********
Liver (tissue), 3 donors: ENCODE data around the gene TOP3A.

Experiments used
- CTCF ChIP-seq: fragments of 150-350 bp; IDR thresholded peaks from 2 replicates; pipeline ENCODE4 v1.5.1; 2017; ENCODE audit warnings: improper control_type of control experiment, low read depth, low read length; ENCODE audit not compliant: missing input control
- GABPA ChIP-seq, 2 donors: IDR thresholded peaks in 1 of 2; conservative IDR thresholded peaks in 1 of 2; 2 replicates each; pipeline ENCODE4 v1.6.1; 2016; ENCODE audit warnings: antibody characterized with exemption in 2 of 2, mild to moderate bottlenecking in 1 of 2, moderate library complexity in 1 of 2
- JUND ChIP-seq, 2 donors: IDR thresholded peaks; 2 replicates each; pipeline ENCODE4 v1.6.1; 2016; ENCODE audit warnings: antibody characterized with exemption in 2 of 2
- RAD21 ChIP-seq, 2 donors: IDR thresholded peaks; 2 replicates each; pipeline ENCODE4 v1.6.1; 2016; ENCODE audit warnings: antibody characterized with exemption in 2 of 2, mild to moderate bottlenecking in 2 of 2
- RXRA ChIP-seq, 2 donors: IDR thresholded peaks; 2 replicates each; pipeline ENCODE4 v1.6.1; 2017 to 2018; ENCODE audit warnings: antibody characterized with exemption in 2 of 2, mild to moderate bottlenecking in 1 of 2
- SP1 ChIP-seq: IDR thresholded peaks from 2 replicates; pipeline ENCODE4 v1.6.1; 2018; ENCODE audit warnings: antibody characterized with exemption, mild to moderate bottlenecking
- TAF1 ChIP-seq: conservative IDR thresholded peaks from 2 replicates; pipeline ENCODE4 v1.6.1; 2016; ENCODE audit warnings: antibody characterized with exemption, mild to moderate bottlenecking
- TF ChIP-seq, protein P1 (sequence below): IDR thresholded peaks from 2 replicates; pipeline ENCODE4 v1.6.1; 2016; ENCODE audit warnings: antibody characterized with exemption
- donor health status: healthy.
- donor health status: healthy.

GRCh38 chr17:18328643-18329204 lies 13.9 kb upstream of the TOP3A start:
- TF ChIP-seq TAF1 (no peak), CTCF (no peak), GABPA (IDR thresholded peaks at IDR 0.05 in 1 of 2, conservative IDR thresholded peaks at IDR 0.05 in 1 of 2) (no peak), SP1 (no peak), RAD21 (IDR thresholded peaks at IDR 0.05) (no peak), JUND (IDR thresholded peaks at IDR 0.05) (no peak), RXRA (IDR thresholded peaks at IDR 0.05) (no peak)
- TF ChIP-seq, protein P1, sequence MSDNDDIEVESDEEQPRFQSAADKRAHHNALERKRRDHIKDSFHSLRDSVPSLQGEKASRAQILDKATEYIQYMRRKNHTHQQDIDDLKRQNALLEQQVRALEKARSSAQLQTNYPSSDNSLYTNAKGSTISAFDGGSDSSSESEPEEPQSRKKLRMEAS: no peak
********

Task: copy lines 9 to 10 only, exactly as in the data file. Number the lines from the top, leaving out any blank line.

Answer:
- TAF1 ChIP-seq: conservative IDR thresholded peaks from 2 replicates; pipeline ENCODE4 v1.6.1; 2016; ENCODE audit warnings: antibody characterized with exemption, mild to moderate bottlenecking
- TF ChIP-seq, protein P1 (sequence below): IDR thresholded peaks from 2 replicates; pipeline ENCODE4 v1.6.1; 2016; ENCODE audit warnings: antibody characterized with exemption